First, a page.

- Deployments run one or more pods, allowing you to define how many replicas of the pods need to run, on which types of nodes, and which deployment strategy should be used (for example, a Rolling deployment which replaces pods with a new version one by one, to prevent downtime).
To create a StatefulSet, you need to define a manifest in YAML and create the StatefulSet in your cluster using
After you create a StatefulSet, it continuously monitors the cluster and makes sure that the specified number of pods are running and available.
When a StatefulSet detects a pod that failed or was evicted from its node, it automatically deploys a new node with the same unique ID, connected to the same persistent storage, and with the same configuration as the original pod (for example, resource requests and limits). This ensures that clients who were previously served by the failed pod can resume their transactions.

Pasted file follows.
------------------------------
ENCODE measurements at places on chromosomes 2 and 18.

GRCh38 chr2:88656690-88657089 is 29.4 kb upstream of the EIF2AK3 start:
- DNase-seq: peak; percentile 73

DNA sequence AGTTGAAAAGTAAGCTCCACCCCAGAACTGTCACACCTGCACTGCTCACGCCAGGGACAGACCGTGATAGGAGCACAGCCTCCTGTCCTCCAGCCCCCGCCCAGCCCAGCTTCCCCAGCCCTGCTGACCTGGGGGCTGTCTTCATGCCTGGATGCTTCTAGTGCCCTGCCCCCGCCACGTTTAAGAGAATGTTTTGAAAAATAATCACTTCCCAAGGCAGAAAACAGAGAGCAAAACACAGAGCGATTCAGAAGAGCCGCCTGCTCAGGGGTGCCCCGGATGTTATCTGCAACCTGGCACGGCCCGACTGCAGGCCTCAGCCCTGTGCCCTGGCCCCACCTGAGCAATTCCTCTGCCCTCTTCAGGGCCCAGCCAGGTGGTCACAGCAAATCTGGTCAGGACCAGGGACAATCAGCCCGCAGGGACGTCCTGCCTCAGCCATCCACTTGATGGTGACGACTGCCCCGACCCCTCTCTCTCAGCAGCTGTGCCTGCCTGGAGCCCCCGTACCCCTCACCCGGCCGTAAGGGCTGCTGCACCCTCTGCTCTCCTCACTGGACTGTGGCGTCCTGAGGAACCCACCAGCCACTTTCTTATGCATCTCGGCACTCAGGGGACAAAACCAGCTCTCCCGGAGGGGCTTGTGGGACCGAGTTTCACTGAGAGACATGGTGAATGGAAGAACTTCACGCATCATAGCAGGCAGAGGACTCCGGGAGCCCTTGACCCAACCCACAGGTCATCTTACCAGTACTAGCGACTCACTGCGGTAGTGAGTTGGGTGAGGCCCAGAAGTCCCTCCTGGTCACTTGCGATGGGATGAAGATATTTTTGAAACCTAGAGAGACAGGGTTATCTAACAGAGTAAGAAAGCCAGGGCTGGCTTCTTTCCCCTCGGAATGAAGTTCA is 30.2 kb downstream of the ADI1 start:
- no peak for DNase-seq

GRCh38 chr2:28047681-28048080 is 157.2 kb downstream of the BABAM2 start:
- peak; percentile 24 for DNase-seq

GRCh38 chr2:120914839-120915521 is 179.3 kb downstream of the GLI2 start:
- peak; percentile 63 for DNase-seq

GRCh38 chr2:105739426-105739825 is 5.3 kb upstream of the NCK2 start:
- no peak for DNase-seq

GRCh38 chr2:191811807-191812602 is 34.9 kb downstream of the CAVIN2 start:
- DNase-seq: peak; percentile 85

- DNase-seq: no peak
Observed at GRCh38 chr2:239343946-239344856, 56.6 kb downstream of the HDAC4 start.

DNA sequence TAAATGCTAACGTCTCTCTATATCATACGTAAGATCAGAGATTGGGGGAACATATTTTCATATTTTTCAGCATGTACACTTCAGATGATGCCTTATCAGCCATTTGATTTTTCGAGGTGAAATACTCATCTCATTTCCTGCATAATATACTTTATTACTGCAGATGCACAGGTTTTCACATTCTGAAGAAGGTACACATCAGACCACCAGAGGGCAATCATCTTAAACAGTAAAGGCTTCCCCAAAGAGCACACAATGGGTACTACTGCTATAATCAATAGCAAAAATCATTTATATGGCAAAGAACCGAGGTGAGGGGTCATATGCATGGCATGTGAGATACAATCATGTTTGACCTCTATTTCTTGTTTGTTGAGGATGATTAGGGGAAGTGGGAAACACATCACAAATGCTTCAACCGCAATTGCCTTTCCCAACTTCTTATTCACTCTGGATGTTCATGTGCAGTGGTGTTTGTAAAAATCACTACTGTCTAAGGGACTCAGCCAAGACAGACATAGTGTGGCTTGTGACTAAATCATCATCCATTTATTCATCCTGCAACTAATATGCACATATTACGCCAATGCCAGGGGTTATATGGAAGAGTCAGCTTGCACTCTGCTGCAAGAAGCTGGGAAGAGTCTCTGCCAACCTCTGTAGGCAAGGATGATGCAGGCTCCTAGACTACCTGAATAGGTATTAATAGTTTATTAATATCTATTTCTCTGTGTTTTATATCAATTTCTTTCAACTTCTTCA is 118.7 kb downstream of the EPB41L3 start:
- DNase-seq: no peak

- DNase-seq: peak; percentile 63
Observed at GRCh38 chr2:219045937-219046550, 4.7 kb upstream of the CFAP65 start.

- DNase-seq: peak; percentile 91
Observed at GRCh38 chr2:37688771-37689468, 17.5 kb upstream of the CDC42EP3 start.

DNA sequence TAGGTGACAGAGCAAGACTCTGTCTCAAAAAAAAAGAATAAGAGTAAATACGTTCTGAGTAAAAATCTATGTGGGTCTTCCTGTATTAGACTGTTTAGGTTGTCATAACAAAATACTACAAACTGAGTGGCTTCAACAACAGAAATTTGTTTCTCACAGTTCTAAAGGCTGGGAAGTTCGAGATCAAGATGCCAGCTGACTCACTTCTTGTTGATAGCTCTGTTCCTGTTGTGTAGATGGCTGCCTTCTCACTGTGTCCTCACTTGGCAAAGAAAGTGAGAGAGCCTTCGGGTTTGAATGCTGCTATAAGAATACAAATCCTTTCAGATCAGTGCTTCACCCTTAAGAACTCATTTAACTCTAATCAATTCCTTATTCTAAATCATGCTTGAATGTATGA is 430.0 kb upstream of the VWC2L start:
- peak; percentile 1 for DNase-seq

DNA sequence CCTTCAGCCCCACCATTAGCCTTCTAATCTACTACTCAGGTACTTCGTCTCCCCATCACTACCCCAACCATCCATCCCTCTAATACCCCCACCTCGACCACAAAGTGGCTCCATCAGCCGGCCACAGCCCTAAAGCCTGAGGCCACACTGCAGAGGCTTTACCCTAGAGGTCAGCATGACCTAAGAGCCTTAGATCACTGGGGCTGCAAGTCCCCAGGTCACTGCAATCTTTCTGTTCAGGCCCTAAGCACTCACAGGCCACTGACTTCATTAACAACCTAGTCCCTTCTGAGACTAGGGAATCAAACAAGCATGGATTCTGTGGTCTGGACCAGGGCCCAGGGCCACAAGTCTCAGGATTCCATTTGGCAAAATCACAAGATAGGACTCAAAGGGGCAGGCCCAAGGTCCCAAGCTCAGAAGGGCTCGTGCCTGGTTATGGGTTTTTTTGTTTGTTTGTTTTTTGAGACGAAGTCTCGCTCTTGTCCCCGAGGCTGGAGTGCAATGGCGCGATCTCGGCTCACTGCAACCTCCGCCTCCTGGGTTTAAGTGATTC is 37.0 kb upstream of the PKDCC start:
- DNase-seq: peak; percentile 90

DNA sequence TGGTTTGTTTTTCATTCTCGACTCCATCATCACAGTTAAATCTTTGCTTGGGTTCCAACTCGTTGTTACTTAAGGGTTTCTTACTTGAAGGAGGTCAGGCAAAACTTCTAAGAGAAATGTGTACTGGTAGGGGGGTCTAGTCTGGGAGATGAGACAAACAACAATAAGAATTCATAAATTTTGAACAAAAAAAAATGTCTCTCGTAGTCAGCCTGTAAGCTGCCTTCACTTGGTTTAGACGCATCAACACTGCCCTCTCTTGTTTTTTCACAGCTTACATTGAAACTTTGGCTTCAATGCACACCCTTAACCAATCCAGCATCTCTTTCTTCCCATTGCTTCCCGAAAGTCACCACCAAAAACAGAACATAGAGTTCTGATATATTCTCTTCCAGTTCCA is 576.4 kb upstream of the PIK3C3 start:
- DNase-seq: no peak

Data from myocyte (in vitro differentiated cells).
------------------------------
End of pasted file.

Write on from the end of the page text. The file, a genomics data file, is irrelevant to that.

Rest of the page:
The following example describes a manifest file for a StatefulSet. It was shared by Google Cloud. Typically, a StatefulSet is defined together with a Service object, which receives traffic and forwards it to the StatefulSet.
apiVersion: apps/v1 kind: StatefulSet metadata: name: web spec: selector: matchLabels: app: nginx serviceName: "nginx" replicas: 3 template: metadata: labels: app: nginx spec: terminationGracePeriodSeconds: 10 containers: —name: nginx image: k8s.gcr.io/nginx-slim:0.8 ports: —containerPort: 80 name: web volumeMounts: —name: www mountPath: /usr/share/nginx/html volumeClaimTemplates: —metadata: name: www spec: accessModes: [ "ReadWriteOnce" ] resources: requests: storage: 1Gi
A few important points about the StatefulSet manifest:
- The code above creates a StatefulSet called
web, containing three pods running an NGINX container image.